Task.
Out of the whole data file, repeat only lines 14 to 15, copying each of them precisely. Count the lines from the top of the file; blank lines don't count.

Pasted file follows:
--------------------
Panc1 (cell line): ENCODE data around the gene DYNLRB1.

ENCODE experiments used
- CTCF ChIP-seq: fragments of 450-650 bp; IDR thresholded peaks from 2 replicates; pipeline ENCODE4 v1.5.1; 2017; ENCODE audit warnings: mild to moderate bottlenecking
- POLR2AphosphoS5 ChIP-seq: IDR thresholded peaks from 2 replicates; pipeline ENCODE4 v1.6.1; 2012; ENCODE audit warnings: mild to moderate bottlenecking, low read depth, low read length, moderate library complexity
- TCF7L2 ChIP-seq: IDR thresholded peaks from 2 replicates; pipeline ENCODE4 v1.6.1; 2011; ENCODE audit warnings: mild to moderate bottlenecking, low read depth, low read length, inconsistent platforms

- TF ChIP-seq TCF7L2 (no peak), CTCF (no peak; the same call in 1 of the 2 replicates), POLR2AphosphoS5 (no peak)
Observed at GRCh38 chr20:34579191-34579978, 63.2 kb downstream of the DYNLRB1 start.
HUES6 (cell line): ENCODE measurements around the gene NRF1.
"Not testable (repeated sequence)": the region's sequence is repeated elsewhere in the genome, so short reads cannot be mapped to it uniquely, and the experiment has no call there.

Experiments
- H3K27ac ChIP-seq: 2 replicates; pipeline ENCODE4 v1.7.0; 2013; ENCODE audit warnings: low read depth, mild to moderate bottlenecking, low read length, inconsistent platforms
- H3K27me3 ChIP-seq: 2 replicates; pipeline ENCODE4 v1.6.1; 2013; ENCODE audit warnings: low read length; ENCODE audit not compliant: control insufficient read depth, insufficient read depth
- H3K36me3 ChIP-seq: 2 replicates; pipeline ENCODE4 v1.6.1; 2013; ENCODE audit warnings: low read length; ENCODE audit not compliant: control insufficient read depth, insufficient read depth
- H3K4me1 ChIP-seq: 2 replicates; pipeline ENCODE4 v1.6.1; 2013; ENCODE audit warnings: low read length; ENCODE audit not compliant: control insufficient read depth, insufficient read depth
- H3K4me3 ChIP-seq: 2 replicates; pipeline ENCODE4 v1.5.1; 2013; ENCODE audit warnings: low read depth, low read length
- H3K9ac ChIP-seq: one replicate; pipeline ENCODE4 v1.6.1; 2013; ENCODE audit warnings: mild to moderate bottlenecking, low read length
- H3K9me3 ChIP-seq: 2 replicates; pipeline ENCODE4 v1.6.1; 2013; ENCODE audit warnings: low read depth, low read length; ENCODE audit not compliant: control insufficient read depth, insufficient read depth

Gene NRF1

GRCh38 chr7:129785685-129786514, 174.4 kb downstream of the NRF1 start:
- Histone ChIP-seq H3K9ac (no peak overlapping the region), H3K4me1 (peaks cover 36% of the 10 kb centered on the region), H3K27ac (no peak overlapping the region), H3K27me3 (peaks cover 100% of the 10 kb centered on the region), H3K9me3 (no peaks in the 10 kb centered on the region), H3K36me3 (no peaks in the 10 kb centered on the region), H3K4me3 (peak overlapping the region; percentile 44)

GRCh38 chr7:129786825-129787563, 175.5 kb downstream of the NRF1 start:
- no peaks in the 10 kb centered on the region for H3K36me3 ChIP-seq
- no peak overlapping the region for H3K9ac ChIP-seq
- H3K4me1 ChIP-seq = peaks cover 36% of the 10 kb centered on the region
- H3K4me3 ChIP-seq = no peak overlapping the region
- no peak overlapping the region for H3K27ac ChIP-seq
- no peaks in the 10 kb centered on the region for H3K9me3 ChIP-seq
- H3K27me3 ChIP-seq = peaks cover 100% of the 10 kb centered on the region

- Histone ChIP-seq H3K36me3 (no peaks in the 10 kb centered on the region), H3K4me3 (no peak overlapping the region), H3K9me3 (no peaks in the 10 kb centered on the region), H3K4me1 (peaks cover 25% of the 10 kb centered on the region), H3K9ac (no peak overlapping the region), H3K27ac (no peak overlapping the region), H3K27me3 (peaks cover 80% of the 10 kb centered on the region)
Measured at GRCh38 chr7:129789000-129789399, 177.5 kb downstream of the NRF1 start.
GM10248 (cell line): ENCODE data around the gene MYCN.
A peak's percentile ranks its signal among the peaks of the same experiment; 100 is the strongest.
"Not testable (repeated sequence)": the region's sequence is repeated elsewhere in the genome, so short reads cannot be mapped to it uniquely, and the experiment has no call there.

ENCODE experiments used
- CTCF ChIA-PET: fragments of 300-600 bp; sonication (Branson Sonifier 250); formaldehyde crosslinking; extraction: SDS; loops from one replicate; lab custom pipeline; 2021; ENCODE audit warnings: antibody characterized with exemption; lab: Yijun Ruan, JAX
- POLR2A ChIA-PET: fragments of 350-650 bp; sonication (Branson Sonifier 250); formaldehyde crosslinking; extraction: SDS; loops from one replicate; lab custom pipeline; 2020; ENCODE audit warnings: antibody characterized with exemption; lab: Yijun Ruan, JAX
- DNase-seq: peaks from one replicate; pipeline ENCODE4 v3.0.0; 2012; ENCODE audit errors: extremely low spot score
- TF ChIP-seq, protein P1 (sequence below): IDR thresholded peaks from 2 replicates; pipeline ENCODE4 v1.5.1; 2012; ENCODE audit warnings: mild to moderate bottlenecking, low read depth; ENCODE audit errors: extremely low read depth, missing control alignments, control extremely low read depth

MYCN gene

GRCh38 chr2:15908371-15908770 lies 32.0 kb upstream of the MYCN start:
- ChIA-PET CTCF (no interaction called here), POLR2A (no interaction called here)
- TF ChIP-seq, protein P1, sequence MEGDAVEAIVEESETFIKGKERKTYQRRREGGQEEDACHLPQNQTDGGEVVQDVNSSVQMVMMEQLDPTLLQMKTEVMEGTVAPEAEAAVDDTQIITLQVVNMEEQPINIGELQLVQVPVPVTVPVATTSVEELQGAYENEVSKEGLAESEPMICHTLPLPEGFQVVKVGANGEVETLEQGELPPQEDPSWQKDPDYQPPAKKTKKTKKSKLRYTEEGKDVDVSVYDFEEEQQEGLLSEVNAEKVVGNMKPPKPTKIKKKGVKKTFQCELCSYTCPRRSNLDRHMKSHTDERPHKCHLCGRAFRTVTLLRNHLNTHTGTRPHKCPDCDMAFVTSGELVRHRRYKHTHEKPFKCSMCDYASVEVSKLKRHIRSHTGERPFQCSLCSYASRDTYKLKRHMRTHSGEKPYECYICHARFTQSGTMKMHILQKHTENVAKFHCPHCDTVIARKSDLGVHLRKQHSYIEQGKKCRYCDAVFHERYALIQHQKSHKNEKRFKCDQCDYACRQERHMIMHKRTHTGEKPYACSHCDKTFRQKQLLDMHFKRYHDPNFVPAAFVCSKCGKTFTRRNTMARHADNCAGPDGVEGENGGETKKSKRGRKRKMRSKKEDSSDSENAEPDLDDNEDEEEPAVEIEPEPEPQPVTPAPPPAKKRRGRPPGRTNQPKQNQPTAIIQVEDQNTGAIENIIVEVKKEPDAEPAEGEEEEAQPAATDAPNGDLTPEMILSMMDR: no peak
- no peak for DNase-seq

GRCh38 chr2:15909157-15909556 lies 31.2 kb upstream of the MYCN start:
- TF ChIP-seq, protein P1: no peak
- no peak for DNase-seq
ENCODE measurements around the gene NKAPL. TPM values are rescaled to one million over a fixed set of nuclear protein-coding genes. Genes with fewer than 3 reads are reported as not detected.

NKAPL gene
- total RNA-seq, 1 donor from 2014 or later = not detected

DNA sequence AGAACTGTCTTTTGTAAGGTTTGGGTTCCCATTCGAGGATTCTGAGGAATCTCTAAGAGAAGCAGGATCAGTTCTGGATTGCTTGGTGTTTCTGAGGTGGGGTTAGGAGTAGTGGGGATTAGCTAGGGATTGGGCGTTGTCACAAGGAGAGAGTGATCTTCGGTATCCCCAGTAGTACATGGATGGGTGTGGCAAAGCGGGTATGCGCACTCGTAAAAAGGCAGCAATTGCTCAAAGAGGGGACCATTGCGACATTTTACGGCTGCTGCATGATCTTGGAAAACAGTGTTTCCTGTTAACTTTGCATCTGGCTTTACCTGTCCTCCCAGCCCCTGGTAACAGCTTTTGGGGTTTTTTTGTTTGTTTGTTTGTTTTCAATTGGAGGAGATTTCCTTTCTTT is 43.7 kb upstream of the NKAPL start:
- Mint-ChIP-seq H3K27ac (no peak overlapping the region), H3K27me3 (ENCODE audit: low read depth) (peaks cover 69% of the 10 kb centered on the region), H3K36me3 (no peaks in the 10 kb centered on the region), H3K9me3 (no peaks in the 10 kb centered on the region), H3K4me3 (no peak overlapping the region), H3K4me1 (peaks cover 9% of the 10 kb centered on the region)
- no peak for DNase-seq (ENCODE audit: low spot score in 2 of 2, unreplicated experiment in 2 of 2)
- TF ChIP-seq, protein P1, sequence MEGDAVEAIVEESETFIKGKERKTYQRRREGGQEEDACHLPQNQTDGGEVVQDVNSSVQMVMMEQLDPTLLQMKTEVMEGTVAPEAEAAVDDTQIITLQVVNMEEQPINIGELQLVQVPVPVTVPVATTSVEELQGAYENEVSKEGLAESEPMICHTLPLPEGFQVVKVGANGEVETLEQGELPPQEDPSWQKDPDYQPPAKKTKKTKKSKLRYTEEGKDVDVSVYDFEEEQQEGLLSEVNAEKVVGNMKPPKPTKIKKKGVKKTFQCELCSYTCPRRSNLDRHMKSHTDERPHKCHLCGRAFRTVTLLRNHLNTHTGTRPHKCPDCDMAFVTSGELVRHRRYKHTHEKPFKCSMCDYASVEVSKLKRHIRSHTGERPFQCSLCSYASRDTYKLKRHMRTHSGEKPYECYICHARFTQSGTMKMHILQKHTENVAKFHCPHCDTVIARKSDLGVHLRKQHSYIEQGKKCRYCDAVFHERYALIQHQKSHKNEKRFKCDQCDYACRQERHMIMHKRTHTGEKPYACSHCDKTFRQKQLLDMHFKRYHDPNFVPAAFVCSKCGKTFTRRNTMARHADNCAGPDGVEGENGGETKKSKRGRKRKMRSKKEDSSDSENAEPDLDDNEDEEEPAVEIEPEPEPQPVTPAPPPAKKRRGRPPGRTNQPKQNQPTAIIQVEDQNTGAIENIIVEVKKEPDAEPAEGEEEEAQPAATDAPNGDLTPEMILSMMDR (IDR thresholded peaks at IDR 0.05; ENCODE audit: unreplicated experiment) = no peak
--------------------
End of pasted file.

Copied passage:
- H3K4me1 ChIP-seq: 2 replicates; pipeline ENCODE4 v1.6.1; 2013; ENCODE audit warnings: low read length; ENCODE audit not compliant: control insufficient read depth, insufficient read depth
- H3K4me3 ChIP-seq: 2 replicates; pipeline ENCODE4 v1.5.1; 2013; ENCODE audit warnings: low read depth, low read length